As the controversy over Columbia’s proposed expansion plays out in the court system, some critics are arguing that the legal system that gave the University a green light is deeply flawed.
Attorneys and neighborhood activists gathered on Saturday at the Schomburg Center for Research in Black Culture for a conference called “Columbia University’s ‘Land Grab’ and its Impact on Harlem and Beyond: A Case of Power, Greed, and Corruption.” While most discussions up to this point have honed in on the legal aspects of this court case, the panelists also debated the scientific, political, and socioeconomic issues associated with the University’s intended 17-acre campus expansion in Manhattanville.
This weekend’s discussion came on the heels of a significant court case in which the New York State Court of Appeals declared this summer that eminent domain—the process by which the state can seize private property for “public use” in exchange for market-rate compensation—can be used to obtain private properties in West Harlem. This ruling was a major victory for Columbia, as it effectively paved the way for the University to acquire the remaining private property in the neighborhood.
Now, the attorneys representing two property holdouts, who have refused to sell to Columbia, are appealing the decision to the Supreme Court of the United States, arguing that the decision promotes an abuse of eminent domain law and violates fundamental constitutional rights.
One of the two attorneys—Norman Siegel, representing Tuck-it-Away Self Storage owner and property hold out Nick Sprayregen—spoke at the conference, explaining this same argument to an audience of about 40 people in a discussion called “New Challenge of Eminent Domain in the U.S. Supreme Court.” But he went beyond the basics, offering several recommendations to fix what he calls the broken system of New York state eminent domain procedure law.
Siegel expressed concern with the current legal definition of “blight”—the condition of disrepair beyond the potential for natural relief. Though designation of an area as blighted is necessary to invoke eminent domain, Siegel said that vagueness in the language of the definition favors developers as it stands.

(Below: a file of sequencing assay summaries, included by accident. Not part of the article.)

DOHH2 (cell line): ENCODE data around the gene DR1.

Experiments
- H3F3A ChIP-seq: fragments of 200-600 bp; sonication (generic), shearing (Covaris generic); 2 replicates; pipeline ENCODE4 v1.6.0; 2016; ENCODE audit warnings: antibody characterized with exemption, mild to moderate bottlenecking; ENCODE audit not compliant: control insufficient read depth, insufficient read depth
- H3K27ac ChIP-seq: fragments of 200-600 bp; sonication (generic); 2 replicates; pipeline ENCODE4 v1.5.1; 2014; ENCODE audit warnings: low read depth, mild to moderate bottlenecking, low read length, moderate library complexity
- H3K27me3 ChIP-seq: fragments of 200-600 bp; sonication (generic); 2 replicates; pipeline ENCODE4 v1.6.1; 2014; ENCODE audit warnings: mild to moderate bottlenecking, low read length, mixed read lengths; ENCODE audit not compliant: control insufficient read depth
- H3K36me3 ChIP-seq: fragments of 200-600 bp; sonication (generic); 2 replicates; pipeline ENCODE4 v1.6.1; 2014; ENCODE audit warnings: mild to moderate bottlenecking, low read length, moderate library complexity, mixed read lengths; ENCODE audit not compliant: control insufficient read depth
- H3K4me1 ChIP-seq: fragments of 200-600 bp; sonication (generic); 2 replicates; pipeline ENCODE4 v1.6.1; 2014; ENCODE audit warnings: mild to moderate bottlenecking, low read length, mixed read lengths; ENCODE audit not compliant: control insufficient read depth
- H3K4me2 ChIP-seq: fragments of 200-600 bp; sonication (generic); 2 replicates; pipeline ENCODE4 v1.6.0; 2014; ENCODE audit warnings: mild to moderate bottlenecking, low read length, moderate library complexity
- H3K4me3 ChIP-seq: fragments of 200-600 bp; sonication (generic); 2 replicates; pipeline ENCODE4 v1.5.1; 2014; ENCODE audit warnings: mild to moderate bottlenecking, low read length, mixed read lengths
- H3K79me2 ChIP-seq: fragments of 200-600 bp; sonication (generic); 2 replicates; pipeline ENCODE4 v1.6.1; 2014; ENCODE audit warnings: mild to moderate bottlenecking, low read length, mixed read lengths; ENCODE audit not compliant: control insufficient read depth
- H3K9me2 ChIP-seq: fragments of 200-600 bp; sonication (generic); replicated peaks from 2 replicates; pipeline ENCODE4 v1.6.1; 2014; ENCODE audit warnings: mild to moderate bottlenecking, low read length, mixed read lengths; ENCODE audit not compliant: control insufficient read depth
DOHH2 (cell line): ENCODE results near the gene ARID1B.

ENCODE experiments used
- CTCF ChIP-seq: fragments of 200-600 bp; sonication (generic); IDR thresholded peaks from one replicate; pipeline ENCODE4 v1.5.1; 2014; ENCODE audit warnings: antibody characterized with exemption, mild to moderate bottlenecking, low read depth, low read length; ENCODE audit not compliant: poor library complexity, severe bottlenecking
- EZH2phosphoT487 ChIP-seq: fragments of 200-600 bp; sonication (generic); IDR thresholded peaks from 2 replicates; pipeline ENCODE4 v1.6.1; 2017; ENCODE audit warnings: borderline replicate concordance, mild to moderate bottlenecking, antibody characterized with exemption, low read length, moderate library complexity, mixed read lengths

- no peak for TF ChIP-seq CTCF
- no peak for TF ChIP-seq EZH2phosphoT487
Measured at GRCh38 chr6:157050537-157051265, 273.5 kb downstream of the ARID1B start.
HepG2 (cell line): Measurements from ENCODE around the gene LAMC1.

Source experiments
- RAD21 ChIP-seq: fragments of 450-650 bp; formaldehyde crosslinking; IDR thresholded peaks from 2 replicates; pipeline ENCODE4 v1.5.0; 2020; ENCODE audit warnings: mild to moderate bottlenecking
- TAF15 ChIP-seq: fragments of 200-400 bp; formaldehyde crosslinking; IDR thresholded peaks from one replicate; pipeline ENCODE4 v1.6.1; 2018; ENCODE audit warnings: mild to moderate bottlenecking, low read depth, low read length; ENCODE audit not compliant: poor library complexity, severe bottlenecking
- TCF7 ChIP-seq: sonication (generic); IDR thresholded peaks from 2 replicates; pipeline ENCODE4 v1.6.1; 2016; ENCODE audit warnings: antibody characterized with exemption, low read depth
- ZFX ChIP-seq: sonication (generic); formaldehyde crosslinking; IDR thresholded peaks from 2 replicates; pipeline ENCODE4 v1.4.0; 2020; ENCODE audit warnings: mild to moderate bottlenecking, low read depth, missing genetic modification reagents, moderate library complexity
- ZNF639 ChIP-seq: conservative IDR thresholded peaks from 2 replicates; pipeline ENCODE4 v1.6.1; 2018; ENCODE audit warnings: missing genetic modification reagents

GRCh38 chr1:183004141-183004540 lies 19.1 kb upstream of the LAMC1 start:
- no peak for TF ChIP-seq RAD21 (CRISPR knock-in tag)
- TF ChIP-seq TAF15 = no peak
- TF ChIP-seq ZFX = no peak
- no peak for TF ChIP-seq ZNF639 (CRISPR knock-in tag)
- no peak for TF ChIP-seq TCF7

“Vagueness invites subjectivity, subjectivity invites selective enforcement, and selective enforcement invites favoritism,” he said. “The state legislature needs to hold public hearings soliciting public comments so that it can draft better laws clearly spelling out what constitutes blight in the context of the use of eminent domain.”
Siegel also proposed reforming the process to challenge eminent domain. He noted that in New York state, unlike in every other state in the country, there is no trial court in eminent domain cases allowing a private property owner to cross-examine the developer. Rather, the case automatically begins in an appellate court.
In addition to being revised to provide trial court cases, Siegel also proposed that New York’s eminent domain law be changed to prohibit a government agency responsible for approving the use of eminent domain from hiring the same consulting firm to conduct a blight study that the developer of the project has also hired.
“There’s something terribly wrong with that system, and yet that’s what happened in the Columbia situation,” he said, referring to the collusion that he argues occurred between the University and the firm that carried out the blight study.
Christina Walsh, director of activism and coalitions at the Institute for Justice, echoed Siegel’s point, explaining that vaguely defined terms favor developers and disproportionately impact low-income black residents.
“We see bogus blight happening across the state using vague criteria, even when the developer himself causes the blight, even when the city causes the blight,” Walsh said, adding that in a study conducted of 1,000 eminent domain projects, two-thirds of the people displaced were black.
But developers, city government agencies, and consulting firms are not the only ones to blame, according to Tom DeMott, CC ’80 and a member of the local activist group Coalition to Preserve Community. In his talk, “The People’s Struggle against Columbia University’s Expansion,” he discussed another set of stakeholders who he says have been at fault throughout this court battle: politicians.
“When you get a ruling like that [the Court of Appeals decision] and when there’s been opposition for eight years, you would think the elected officials might get off their asses and do something about it,” DeMott said.
Local elected officials’ compliance with the University’s plans, he said, have allowed local residents to “be victims of eminent domain.”
Audience members said the panels taught them a lot about the expansion.
“I’m very perturbed right now,” West Harlem resident William Greene, who lives near the footprint of the expansion, said in an interview. “I learned today that we need a lot more public outcry. People haven’t been heard.”